About Jane Austen’s House
Jane Austen’s House is a small independent museum in the village of Chawton near Alton in Hampshire. It is a writer’s house where the famous novelist Jane Austen spent the last eight years of her life.
Jane Austen’s House history
Formally known as Chawton Cottage, the house in which Austen spent her final years was originally built in the late 17th century. Originally home to local farmers in the area, the house briefly became a public inn from 1781 to 1787, before being let by Austen’s elder brother Edward Austen Knight to Bailiff Bridger Steward after two murders were reported at the house.
Edward, who had been named heir to the wealthy Knight family and had since inherited the Chawton Estate offered the house to the Jane, her mother, sister Cassandra and close friend Martha Lloyd rent-free for life in 1809.
The Austens did not socialise with gentry around Hampshire and only entertained when family visited. Jane Austen’s niece Anna described the family’s life in Chawton as “a very quiet life, according to our ideas, but they were great readers, and besides the housekeeping our aunts occupied themselves in working with the poor and in teaching some girl or boy to read or write.”
Austen’s health began to deteriorate by the time she was 40, and although she did ignore the eary warning signs, part of the reason she moved to Chawton was to be closer to her physician in Winchester.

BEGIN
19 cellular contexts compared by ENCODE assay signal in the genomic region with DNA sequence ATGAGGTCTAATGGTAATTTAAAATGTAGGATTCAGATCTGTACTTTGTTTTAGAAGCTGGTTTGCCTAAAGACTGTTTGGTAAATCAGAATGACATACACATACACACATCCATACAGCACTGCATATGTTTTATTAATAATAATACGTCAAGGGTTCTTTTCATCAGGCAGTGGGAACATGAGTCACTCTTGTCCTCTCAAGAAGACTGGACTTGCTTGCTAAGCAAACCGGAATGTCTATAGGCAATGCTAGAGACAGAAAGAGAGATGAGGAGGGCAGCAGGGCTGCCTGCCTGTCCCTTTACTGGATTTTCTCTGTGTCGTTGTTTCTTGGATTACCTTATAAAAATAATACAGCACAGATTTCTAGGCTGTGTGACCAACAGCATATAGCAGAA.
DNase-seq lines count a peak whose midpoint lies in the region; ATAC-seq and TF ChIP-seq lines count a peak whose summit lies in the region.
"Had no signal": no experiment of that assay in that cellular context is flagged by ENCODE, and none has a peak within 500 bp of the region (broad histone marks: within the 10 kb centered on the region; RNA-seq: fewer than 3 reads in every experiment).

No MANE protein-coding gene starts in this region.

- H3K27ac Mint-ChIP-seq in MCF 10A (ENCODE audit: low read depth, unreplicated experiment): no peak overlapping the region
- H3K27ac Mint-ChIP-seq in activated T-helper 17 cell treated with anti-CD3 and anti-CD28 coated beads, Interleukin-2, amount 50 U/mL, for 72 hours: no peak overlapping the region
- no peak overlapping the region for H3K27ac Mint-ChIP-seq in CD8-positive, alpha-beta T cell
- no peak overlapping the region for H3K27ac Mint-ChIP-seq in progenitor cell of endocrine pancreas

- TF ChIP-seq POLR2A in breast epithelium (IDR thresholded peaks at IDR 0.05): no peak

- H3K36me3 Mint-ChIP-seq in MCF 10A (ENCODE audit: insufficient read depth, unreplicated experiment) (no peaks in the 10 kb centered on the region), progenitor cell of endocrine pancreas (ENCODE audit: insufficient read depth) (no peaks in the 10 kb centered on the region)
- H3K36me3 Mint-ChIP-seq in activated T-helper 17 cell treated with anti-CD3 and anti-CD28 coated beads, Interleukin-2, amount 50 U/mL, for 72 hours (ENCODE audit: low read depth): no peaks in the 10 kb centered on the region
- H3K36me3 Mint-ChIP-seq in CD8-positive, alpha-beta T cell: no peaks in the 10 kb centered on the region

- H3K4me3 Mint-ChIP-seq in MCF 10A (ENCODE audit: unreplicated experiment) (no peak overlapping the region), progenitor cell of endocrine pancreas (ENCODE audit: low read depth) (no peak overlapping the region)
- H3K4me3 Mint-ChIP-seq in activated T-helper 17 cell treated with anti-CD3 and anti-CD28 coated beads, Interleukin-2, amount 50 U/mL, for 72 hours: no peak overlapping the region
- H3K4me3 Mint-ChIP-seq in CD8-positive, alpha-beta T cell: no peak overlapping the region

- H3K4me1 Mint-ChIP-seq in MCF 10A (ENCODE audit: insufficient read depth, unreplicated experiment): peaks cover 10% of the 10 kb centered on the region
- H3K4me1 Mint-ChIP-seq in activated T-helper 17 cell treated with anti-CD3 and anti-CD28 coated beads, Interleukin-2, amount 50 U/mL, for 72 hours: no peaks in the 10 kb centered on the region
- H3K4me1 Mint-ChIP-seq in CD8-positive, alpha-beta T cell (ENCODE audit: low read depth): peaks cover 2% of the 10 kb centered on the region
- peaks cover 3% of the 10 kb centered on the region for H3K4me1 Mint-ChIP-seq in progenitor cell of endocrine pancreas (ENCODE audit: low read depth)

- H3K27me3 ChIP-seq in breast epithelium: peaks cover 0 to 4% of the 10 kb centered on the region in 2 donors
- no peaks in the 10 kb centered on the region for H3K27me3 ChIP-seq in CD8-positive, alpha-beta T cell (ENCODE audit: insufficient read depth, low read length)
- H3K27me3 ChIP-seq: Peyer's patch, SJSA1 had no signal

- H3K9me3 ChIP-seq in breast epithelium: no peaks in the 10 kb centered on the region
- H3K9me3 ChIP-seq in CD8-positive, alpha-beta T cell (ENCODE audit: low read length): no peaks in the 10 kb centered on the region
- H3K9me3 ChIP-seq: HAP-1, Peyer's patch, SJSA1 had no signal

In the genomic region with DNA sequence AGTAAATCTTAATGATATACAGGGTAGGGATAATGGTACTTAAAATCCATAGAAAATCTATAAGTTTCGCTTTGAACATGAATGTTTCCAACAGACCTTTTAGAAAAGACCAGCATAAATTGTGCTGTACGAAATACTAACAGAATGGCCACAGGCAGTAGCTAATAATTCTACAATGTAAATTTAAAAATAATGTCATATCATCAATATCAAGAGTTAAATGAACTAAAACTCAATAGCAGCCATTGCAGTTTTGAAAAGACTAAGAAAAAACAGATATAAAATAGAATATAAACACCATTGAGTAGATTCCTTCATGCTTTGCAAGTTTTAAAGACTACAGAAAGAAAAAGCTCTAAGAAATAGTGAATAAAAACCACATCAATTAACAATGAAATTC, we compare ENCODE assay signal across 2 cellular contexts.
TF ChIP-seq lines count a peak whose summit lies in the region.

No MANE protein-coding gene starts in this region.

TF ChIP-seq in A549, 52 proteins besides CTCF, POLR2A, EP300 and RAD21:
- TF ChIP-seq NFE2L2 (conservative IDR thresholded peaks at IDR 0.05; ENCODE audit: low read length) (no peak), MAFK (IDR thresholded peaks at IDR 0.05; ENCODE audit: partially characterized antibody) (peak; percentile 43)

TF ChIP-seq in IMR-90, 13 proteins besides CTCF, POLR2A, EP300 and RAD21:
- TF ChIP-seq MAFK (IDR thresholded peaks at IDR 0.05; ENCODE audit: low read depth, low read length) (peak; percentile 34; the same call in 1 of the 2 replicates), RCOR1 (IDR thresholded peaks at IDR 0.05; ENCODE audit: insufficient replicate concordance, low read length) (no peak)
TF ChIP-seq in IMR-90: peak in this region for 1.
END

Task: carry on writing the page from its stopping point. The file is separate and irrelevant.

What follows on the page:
By the middle of 1816, her decline was unmistakable, and she began a slow, irregular deterioration. Her death on the 18 July 1817 was accredited to Addison’s disease.
Jane’s mother and sister continued to live at Chawton House for the rest of their lives. In 1845 the house was split into three dwellings to provide homes for staff on the Chawton estate and the building remained in this state until it was put up for sale in 1947.
Jane Austen’s House today
Since her passing, Austen’s novels have become hugely popular , widely published and today, many are often listed as compulsory reading on school curriculum. This is not to mention the various screen adaptations that have been made of Austen’s works.
Today, Jane Austen’s House is one of the most important literary sites in the world, attracting tens of thousands of visitors each year.
The Museum holds an important collection of objects associated with Jane Austen, including letters written by Jane and personal effects belonging to her and her family. Particular highlights include her jewellery, first editions of her books, furniture, textiles and the table at which she wrote her much loved novels.
Getting to Jane Austen’s House
Jane Austen’s House Museum is located in the rural village of Chawton near the town of Alton in Hampshire. The historic city of Winchester is just over 15 miles to the south west of the village, and the market town of Farnham is 10 miles to the west.
The village of Chawton are just off the A31 at the A31/A32 roundabout near Alton. Free parking is provided in the public car park opposite the museum beyond the pub car park.
If travelling via public transport, the nearest train station (with a direct line to London Waterloo) is Alton. Alton train station is only 2 miles away from the House and within a half-hour walking distance. Alternatively, a taxi service or the number 64 Stagecoach service that runs daily between Alton train station can be used for the onward journey.